Original post

Yeah, exactly. So the notion is that at any defer statement – let me describe the current way, before the optimization. The current way is at any defer statement what you do is you kind of create a defer record, and in that record you evaluate all the arguments in the function pointer that you need to defer, and you put that information in the record and you kind of add it to a chain in the runtime, that’s kind of a defer that you’re gonna have to run later. And then all exits you call into the runtime and you run the appropriate defers. So it’s definitely runtime overhead, as you’re adding to the chain in the runtime, and then at the exit you’re chopping into it and run all the defers that are on that big list.

So the optimization is – again, in this case where there are no defers in loops – that we’re gonna generate in-line code at each defer, and at that defer we’re gonna evaluate the arguments in the function pointer, but now we’ll just kind of store it in some stack slots, so basically in some local variable space… And the compiler is gonna keep track of where that data is stored.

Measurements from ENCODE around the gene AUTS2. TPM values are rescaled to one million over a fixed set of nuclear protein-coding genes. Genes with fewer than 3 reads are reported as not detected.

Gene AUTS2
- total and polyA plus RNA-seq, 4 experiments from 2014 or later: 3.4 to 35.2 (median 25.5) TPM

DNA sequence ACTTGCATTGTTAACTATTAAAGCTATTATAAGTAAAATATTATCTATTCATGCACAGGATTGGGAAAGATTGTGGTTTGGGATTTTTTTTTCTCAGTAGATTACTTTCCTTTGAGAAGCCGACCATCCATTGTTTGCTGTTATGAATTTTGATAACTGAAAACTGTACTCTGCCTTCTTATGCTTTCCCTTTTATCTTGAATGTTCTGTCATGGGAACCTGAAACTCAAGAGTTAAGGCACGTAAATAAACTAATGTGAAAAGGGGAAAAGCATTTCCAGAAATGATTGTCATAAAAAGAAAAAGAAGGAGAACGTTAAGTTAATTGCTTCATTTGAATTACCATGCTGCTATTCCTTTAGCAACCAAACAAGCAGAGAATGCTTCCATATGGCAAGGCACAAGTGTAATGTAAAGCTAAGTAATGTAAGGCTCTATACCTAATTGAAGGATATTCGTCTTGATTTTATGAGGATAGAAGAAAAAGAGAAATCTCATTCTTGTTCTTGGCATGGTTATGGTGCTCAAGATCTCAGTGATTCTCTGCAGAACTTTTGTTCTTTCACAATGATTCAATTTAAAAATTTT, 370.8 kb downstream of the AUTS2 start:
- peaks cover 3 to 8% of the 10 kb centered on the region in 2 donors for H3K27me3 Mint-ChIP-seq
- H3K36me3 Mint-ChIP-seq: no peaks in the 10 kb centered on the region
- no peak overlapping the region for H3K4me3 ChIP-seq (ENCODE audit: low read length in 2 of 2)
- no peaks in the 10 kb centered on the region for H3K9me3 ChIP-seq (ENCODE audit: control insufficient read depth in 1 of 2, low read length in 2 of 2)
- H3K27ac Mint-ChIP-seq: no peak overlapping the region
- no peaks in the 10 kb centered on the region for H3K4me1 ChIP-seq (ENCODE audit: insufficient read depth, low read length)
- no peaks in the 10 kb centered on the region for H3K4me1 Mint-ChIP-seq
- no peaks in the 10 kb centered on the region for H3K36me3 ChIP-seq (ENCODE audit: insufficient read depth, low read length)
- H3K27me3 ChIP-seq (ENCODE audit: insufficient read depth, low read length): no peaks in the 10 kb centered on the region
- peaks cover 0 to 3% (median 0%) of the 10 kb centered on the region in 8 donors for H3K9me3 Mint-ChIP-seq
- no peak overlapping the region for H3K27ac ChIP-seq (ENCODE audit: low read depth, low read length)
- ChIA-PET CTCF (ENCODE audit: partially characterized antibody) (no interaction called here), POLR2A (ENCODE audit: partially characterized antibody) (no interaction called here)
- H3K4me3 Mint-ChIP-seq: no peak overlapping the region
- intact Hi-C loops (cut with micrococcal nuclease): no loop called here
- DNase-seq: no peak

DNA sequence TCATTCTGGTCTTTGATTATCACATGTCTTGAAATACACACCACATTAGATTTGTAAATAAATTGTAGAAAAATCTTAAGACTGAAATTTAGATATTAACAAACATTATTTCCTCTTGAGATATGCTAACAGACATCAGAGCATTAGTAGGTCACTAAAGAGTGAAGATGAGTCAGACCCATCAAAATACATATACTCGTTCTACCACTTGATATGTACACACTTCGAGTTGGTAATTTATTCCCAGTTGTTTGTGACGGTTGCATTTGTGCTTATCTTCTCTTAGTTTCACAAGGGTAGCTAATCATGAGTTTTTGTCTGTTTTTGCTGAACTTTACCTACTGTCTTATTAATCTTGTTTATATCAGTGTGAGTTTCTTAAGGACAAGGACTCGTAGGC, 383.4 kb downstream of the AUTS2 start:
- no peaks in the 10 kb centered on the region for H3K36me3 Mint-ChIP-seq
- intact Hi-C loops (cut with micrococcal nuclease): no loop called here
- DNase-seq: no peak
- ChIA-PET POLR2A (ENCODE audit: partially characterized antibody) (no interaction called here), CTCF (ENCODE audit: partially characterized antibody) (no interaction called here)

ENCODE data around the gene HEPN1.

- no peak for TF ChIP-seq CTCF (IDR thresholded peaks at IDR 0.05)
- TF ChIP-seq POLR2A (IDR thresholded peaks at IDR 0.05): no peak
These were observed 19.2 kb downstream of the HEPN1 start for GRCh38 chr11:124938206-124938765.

The other thing we’re gonna do is we’re gonna store in a bitmask that says “This defer was activated”, so this defer statement was run. That’s the way we deal with conditionals. So as you’re running through the function, you’re storing the defer arguments and the function pointers and you’re storing in that bitmask what defers have run. And then at any exit, we generate again in-line code that says “If this bit is set in the defer bitmask, grab these arguments and this function pointer from the stack slots and run it.” We through in kind of Last In, First Out order, as the defer was defined, to run any of the active defers.

One thing to quickly say though is that this is all at the compiler level that we put in those checks for the defer bits, and stuff… So actually, if there are no conditionals, all the defer bit checks go away, because the compiler knows you set one and then you checked for one, and you set a second bit and you checked for a second bit. So they go away.

You do have to still set the defer bits, because we’re gonna need to know about that stuff for panic and so forth… I can get into more details on that, but in the normal case you’ll store all those arguments, set the defer bits, and then on the exit you’ll run those.